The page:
Why Does the Stock Market Drop When the Fed Raises Rates?

Why Does the Stock Market Drop When the Fed Raises Rates?

There's a great deal of conversation happening now about the Federal Reserve's intention to raise interest rates. If you've heard about these announcements or even all of the speculation leading up to them, you may be wondering what it means to you. It's perfectly fine to be concerned about these changes especially if you notice the value of your portfolio changing in the short term. But, it also helps to understand the connection between the Federal Reserve and the stock market? How does one relate to the other?

What You Need to Know About the Fed

The Federal Reserve is the big bank in the U.S. The decisions this bank makes impact a great deal of financial matters within the country. In fact, the Fed's job is to help keep the country on a path towards financial stability. There are plenty of politicians that will tell you how corrupt it is. There are others that will tell you it is not. The bottom line is, the Fed's decisions will impact what happens to your portfolio because they directly impact the stock market's investors.

The stock market is not directly impacted by the Fed.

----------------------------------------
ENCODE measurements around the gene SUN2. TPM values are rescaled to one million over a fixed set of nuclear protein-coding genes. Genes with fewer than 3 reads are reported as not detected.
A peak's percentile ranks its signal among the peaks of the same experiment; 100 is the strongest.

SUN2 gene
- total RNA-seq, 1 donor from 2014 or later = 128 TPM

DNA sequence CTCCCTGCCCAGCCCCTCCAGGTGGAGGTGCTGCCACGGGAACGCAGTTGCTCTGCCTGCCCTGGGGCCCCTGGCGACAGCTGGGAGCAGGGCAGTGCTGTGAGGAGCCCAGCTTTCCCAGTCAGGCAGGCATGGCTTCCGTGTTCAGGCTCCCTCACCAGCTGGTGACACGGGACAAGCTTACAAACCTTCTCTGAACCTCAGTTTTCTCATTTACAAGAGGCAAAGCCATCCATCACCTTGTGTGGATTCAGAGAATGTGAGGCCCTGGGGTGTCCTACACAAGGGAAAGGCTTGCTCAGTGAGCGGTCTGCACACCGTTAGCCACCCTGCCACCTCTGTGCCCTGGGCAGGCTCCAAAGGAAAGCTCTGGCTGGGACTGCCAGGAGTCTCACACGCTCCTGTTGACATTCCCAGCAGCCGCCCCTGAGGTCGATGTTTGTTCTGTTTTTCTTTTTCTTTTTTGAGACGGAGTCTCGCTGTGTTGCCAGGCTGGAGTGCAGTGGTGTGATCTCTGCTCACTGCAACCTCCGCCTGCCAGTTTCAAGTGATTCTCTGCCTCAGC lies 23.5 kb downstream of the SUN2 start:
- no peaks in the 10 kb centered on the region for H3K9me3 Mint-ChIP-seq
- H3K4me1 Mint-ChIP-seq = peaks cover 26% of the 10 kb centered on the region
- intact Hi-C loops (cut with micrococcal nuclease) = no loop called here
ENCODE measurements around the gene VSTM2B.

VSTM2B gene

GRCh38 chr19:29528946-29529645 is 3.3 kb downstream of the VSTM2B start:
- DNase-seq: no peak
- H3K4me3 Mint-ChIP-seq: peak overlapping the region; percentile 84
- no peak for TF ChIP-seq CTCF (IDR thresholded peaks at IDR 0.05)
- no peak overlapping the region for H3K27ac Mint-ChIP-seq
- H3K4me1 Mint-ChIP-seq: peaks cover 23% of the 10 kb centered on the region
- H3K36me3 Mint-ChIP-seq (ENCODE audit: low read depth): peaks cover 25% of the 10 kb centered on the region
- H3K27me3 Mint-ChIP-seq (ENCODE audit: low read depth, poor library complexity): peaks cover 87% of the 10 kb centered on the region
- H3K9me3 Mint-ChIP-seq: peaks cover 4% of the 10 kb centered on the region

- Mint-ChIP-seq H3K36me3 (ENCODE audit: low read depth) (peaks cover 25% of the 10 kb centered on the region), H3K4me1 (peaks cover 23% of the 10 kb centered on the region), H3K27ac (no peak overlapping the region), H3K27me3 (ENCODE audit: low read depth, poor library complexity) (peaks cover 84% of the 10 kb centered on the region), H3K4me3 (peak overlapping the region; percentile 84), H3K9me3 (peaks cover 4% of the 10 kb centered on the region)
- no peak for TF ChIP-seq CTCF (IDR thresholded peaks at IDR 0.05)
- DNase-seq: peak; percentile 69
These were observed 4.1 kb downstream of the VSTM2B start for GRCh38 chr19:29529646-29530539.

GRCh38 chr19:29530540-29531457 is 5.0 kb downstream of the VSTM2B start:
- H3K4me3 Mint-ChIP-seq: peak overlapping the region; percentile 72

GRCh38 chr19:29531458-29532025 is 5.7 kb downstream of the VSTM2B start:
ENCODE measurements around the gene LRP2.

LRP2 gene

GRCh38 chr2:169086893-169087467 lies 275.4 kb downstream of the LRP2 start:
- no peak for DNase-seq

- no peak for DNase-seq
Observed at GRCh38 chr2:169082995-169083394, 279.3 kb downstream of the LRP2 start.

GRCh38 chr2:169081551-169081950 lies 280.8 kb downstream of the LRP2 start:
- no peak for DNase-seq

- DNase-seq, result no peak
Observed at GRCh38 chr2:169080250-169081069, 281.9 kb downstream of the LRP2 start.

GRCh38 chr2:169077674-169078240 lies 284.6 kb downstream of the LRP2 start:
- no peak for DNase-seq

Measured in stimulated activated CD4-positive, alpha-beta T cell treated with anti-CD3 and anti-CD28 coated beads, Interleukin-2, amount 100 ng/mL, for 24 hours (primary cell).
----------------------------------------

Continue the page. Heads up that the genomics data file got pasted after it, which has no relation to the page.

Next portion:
Read More

Market Timing: Risk vs. Reward

Market Timing: Risk vs. Reward
For first-time investors, putting money into the stock market may seem like an intimidating task. You may be asking yourself, what happens if you put your money in at the wrong time? How do you know when to take money out or switch to treasury bills? While at first glance it may seem, in order to successfully turn a profit in the stock market, necessary to anticipate when stocks will rise and fall, and either sell or buy accordingly. This practice is what’s known as Market Timing--attempting to anticipate how stocks will react and adjusting your investments accordingly in order to maximize gains and minimize losses. But Market Timing is not only an extremely stressful and work-intensive practice, it’s also highly impractical. Here‘s why.
Read More